The Oldest Indian Painting

It is common knowledge that paintings found on the walls or ceilings of caves are the earliest form of art the world can ever encounter, but what about the other paintings? As a matter of fact, there are millions of examples of ancient paintings that have been discovered across the globe that date back to thousands of years, and are possessed by all the major civilizations that ever flourished on this earth. Gallery of Gods presents to you one of the oldest pieces of finest artworks in the world:

The oldest of Indian paintings were found in caves, and this particular painting adorns the walls and ceiling of the Sittanavasal Cave in Tamil Nadu. These type of paintings were created with the help of plaster and then paint was applied on it applying the frescoe technique. An intriguing theory is that the original painting was done around the 1st Century BC, but then another artist drew over the authentic version.

This particular painting’s scenario is a depiction of Samava-sarvana, which is considered as a crucially significant scene in Jain religion. Apparently, Samava-sarvana is a remarkably noteworthy and gorgeous audience hall where Tirthankaras or the notably celebrated souls in Jainism, delivered religious sermons after attaining enlightenment or kevala-gnana. Various animals such as bulls, elephants, along with apsaras and gods gathered in this colossal hall to witness the magnificent scene.

While the rest are designs of flora. The apsaras or dancing women are drawn on the topmost corner of the columns along with lotuses. One of the artistic drawings comprise conjointly a drawing of a couple. These sketches of art have been administered with absolute brilliance. Furthermore, the southern pillar holds drawings of a queen and her king with an umbrella held over them.

Ancient India has been gigantically renowned for its unique tradition of painting on rocks and walls in natural caves portraying paintings from the Neolithic era, as well as the paintings that were done in the later ages. Initially the colours on Samava-sarvan were perhaps more radiant, but as time passed they have turned darker and have stained to quite some extent, but it’s a tremendous thing that they haven’t faded and survived for such a prolonged period, which in turn reflects on the impressively developed technique of art that the artist utilised on the prehistoric drawing.

The Sittanavasal Cave possesses walls of plaster with varying thickness, and the outermost layer is made up of sand which is quite rough, while the second layer has smoother sand. This leaves us quite astonished as it makes us realise that the artist has utilised a European style Fresco technique on them. The pigment is possibly a mild mixture of lime and some gum (the black pigment). Subsequently, the colour was carefully applied on the plaster, which adhered to it considerably well, as a result, it has persistently stood for a millennium.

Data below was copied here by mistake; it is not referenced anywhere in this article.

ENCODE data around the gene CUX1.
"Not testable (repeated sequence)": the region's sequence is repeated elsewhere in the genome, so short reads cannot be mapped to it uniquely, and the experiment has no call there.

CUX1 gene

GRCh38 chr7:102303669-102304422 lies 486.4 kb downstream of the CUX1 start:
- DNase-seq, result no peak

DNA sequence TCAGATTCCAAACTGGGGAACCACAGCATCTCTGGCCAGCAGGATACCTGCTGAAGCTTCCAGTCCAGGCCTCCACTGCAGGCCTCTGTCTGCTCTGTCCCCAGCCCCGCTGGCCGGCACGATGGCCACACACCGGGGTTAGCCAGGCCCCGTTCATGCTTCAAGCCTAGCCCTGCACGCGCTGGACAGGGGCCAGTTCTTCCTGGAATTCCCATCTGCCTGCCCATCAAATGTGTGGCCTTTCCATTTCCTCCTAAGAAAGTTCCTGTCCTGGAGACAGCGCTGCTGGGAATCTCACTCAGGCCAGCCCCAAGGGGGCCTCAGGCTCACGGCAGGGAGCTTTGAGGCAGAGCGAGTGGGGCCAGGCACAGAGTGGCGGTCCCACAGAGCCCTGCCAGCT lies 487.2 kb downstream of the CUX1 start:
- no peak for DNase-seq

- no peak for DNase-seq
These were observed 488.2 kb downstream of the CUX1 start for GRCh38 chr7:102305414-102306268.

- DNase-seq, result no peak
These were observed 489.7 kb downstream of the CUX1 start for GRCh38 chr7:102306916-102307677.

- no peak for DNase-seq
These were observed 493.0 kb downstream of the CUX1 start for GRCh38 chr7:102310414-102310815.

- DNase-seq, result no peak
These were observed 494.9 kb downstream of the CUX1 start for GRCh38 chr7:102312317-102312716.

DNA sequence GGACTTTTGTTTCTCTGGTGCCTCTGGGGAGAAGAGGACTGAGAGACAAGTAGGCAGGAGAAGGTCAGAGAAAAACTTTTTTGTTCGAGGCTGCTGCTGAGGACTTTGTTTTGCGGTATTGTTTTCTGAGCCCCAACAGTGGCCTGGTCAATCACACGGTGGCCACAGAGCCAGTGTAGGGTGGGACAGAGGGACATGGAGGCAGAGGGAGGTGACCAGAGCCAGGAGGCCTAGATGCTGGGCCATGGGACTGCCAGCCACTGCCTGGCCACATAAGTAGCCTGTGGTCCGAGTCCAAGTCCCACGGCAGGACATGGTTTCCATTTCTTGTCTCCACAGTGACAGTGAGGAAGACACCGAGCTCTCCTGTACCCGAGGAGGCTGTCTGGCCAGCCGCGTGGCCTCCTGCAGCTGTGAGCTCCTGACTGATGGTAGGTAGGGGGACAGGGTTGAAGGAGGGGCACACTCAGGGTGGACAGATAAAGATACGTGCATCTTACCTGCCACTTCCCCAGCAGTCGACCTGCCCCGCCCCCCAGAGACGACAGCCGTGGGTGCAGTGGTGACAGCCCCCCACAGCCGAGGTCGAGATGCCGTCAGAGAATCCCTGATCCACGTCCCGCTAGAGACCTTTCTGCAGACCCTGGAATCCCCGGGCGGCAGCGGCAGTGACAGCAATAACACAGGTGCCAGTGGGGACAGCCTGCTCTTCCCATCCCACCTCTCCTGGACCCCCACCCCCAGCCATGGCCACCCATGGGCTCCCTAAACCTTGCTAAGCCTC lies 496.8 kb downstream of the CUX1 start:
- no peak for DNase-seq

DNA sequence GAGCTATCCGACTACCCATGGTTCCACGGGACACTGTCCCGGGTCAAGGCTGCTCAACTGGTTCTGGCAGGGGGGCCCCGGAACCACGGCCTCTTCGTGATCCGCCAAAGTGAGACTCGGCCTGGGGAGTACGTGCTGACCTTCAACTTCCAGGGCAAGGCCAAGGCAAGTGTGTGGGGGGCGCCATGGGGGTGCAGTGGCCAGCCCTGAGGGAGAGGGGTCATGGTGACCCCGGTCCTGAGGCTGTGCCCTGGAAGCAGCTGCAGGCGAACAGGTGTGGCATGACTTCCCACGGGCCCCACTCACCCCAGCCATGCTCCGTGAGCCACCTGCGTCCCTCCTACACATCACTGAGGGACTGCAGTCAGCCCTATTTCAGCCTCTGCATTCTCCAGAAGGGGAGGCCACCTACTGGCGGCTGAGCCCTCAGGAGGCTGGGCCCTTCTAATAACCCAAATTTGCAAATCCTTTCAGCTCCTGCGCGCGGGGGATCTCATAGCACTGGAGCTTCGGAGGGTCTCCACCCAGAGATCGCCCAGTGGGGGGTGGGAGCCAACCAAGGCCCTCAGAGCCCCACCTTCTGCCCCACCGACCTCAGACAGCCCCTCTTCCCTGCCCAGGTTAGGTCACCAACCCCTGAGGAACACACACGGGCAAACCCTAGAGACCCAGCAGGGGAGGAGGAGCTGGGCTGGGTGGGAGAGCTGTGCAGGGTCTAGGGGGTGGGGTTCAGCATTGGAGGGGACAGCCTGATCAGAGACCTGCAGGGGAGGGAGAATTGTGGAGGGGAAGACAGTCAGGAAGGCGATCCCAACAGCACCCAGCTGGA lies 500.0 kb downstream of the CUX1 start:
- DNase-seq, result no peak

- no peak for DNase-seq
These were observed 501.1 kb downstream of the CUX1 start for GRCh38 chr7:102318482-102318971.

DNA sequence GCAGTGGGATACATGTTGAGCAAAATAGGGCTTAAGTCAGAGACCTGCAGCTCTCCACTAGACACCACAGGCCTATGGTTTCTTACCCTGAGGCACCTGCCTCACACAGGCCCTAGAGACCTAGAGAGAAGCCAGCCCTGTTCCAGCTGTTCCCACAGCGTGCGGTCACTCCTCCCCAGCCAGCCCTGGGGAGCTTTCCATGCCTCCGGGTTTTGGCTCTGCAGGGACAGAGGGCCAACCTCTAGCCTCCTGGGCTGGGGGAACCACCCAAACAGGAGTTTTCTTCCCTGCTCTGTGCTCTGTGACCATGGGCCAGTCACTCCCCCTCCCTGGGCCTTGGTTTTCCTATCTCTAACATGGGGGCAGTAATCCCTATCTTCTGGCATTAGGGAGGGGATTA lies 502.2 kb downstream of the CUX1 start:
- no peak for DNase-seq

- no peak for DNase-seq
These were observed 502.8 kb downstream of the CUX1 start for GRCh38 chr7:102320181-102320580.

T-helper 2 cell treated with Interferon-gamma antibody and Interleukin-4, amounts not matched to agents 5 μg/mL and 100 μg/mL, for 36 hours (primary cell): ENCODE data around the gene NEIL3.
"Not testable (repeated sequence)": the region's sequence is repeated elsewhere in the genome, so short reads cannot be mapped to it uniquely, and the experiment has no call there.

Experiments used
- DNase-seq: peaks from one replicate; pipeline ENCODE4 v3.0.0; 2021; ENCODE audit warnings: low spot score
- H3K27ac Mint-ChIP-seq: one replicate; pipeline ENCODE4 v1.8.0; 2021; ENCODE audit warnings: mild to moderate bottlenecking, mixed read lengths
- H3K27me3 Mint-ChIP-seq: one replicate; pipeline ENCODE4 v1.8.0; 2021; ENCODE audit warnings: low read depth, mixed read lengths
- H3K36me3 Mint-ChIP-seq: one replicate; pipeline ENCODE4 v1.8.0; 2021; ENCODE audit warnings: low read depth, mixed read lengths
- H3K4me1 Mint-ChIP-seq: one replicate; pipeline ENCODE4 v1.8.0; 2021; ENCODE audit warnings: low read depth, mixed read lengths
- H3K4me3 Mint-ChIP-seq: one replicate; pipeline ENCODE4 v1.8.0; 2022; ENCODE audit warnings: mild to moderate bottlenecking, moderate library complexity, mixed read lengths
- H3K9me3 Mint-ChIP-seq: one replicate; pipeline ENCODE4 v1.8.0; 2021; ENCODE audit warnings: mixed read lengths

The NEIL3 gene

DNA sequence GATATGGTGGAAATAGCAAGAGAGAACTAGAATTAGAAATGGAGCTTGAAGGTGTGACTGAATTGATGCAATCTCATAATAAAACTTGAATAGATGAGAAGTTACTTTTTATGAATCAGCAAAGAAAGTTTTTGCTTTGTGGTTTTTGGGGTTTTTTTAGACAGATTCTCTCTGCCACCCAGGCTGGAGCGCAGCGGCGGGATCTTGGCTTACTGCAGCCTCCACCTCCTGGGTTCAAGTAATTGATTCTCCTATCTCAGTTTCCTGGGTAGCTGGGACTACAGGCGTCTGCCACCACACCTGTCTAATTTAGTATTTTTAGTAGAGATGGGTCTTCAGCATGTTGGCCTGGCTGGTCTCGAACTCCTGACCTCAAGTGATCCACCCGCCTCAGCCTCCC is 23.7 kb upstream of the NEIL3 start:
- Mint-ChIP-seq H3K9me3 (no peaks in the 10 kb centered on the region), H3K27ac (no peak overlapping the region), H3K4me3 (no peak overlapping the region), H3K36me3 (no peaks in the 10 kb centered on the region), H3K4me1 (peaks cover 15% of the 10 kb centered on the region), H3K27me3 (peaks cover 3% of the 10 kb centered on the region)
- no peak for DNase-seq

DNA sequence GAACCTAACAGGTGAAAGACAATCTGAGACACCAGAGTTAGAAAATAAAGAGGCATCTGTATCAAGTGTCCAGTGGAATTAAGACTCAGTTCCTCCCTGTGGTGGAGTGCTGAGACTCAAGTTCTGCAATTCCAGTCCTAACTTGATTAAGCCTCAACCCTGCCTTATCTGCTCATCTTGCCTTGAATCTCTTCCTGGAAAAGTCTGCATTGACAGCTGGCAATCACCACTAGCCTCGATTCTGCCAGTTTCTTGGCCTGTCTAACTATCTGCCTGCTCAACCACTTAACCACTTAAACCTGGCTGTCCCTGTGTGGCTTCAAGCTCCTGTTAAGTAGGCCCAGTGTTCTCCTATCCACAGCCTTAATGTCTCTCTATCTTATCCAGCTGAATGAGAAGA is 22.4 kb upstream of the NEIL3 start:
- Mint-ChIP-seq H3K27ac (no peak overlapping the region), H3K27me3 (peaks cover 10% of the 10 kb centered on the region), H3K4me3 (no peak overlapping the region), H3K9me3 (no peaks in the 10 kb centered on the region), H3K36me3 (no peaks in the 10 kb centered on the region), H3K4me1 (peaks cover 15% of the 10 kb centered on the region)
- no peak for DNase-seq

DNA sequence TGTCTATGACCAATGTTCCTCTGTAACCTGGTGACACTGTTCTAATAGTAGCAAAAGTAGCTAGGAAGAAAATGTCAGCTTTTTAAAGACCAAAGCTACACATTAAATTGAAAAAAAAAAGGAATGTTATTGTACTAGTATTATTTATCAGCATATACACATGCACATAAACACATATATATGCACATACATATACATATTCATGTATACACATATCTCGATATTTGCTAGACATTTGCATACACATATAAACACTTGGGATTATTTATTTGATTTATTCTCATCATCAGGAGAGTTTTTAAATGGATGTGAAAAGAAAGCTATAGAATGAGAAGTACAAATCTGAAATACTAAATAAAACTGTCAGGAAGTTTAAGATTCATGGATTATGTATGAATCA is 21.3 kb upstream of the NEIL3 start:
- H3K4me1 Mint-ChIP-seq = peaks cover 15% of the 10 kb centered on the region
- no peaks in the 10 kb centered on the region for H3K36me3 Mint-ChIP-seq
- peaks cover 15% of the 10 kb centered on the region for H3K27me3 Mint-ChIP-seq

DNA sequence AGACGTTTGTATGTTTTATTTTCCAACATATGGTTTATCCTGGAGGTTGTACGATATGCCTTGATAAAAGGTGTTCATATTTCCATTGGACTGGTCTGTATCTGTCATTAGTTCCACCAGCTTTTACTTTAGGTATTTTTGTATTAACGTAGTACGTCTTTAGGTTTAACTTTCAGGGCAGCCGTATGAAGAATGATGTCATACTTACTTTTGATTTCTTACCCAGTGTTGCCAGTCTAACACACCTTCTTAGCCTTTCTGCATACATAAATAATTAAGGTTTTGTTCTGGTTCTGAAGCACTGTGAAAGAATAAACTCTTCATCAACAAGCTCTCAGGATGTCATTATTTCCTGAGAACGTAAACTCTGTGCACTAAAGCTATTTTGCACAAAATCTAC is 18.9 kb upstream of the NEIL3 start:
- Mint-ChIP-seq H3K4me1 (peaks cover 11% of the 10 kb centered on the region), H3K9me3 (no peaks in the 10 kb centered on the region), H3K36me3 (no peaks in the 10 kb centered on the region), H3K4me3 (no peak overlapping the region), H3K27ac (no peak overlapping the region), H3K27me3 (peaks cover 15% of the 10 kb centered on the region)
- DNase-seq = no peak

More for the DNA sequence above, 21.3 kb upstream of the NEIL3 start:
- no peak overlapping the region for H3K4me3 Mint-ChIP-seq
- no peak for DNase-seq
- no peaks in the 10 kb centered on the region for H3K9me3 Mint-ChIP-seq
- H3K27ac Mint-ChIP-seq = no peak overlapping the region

Medieval artists were blessed with vital information about natural pigments, which is no longer available anywhere. The vital knowledge consisted of a crucial fact that bleaching of colours could be substantially prevented when blended with lime, and thus, would stand the test of time. The artists who have ever painted in Sittanvasal have applied a variety of colours including orange, white, blue, yellow, green, black and many more.

Unfortunately, as the ages passed, the preciously priceless paintings have been sabotaged, and shockingly a large extent of the damage was done by contemporary artists who greedily made various attempts to replicate the prehistoric paintings with the usage of tracing papers and re-drawing them, and in the procedure caused irreparable damage on those authentic pieces of fine traditional art. This is the major reason why today those paintings are hardly visible and lack in the exceptional glamour that they previously did.

Garba Griham

The Sittanavasal cave is not only renowned for its paintings but is also famous for many other artistic wonders. One of them includes a small chamber called Garba Griham, whose rear wall holds sculptures of three figures, which are known to be of Thirankaras and Acharya. Moreover, there’s a wheel carved on the ceiling that is the Dharma Chakra or the Wheel of Law.


Sittanavasal is a highly significant centre of the prehistoric Jain people, comprising a great number of other intriguing sculptures and monuments of Hindus and Jains.

Few of them include:

  1. Tamil inscriptions from the 9th-13th century AD that are located south of Arivar-Koil
  2. Between Eladipattam and Arivar-Koil, there is a marvellous monument called Navach Chunai, which is a tiny rock temple inside a lake.
  3. The walls of the cliff at the temple are embellished with sculpted Jain Thinkaras.
  4. And finally, at the western side of the hill, a shrine of deities with fine terracotta horses is present.

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